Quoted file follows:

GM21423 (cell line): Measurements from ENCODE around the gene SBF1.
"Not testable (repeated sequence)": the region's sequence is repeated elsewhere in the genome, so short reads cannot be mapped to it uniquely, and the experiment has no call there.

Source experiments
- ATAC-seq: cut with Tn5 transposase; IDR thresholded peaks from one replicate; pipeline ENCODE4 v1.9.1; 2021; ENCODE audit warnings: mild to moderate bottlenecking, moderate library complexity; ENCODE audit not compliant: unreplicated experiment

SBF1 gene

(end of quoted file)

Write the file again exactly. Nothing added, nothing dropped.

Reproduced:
GM21423 (cell line): Measurements from ENCODE around the gene SBF1.
"Not testable (repeated sequence)": the region's sequence is repeated elsewhere in the genome, so short reads cannot be mapped to it uniquely, and the experiment has no call there.

Source experiments
- ATAC-seq: cut with Tn5 transposase; IDR thresholded peaks from one replicate; pipeline ENCODE4 v1.9.1; 2021; ENCODE audit warnings: mild to moderate bottlenecking, moderate library complexity; ENCODE audit not compliant: unreplicated experiment

SBF1 gene